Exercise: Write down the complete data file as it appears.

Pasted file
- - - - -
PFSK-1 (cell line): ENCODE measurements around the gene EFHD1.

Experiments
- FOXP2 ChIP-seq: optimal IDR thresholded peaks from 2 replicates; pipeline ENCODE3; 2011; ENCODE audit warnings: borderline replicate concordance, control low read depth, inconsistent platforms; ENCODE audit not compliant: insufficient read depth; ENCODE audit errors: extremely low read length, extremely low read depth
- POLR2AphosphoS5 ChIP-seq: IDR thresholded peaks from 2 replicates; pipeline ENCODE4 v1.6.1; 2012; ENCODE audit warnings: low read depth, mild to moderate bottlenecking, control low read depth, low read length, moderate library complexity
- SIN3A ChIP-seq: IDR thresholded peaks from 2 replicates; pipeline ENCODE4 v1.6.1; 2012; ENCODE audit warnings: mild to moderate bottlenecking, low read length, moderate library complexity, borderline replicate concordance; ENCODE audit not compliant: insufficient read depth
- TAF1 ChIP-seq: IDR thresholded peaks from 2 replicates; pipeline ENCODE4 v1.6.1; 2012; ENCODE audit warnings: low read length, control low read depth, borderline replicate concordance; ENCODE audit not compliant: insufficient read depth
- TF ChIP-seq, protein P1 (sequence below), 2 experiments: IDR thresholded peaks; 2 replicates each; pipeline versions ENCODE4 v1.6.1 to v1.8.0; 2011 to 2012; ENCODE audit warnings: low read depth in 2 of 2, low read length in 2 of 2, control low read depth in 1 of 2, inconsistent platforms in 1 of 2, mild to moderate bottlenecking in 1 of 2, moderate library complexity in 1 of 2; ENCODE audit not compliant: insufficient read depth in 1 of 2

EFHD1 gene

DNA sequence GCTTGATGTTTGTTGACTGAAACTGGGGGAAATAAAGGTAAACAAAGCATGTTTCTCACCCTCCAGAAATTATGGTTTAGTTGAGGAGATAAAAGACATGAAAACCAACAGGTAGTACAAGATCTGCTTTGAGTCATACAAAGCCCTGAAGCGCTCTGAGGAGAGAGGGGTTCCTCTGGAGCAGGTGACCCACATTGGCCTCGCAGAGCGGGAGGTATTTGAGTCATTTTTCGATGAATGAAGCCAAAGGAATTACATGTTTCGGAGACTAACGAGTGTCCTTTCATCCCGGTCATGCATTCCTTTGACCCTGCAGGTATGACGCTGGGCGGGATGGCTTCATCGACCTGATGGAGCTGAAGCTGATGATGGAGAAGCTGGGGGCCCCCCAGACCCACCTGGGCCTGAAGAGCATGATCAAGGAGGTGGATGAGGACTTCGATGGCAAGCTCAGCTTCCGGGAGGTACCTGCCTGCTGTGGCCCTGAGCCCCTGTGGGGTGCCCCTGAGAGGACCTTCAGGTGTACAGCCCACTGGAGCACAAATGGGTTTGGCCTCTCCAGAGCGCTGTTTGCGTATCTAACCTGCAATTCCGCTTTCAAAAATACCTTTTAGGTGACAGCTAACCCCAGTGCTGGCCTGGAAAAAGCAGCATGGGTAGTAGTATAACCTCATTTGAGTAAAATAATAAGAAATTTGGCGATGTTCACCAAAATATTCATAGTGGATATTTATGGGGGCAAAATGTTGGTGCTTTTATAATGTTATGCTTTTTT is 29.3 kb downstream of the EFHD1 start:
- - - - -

PFSK-1 (cell line): ENCODE measurements around the gene EFHD1.

Experiments
- FOXP2 ChIP-seq: optimal IDR thresholded peaks from 2 replicates; pipeline ENCODE3; 2011; ENCODE audit warnings: borderline replicate concordance, control low read depth, inconsistent platforms; ENCODE audit not compliant: insufficient read depth; ENCODE audit errors: extremely low read length, extremely low read depth
- POLR2AphosphoS5 ChIP-seq: IDR thresholded peaks from 2 replicates; pipeline ENCODE4 v1.6.1; 2012; ENCODE audit warnings: low read depth, mild to moderate bottlenecking, control low read depth, low read length, moderate library complexity
- SIN3A ChIP-seq: IDR thresholded peaks from 2 replicates; pipeline ENCODE4 v1.6.1; 2012; ENCODE audit warnings: mild to moderate bottlenecking, low read length, moderate library complexity, borderline replicate concordance; ENCODE audit not compliant: insufficient read depth
- TAF1 ChIP-seq: IDR thresholded peaks from 2 replicates; pipeline ENCODE4 v1.6.1; 2012; ENCODE audit warnings: low read length, control low read depth, borderline replicate concordance; ENCODE audit not compliant: insufficient read depth
- TF ChIP-seq, protein P1 (sequence below), 2 experiments: IDR thresholded peaks; 2 replicates each; pipeline versions ENCODE4 v1.6.1 to v1.8.0; 2011 to 2012; ENCODE audit warnings: low read depth in 2 of 2, low read length in 2 of 2, control low read depth in 1 of 2, inconsistent platforms in 1 of 2, mild to moderate bottlenecking in 1 of 2, moderate library complexity in 1 of 2; ENCODE audit not compliant: insufficient read depth in 1 of 2

EFHD1 gene

DNA sequence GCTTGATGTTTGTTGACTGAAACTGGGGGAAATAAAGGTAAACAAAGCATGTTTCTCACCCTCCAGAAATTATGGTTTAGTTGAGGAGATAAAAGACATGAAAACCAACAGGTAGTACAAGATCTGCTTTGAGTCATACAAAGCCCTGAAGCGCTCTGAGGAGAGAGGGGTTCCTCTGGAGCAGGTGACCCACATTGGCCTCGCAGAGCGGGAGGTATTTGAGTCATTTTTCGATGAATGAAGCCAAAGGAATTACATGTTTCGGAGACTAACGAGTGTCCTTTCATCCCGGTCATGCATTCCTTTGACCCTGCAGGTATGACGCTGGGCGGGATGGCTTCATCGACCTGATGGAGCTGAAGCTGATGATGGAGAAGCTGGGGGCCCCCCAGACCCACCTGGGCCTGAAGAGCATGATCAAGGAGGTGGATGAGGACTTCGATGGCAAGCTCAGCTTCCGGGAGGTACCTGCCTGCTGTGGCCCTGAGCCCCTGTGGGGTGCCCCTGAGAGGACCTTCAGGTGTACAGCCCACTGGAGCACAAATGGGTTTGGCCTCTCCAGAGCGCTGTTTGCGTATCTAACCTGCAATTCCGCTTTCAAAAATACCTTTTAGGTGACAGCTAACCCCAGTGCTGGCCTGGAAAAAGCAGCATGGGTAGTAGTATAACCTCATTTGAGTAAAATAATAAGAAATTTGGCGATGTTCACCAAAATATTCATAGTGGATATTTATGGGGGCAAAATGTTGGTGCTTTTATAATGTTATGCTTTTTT is 29.3 kb downstream of the EFHD1 start: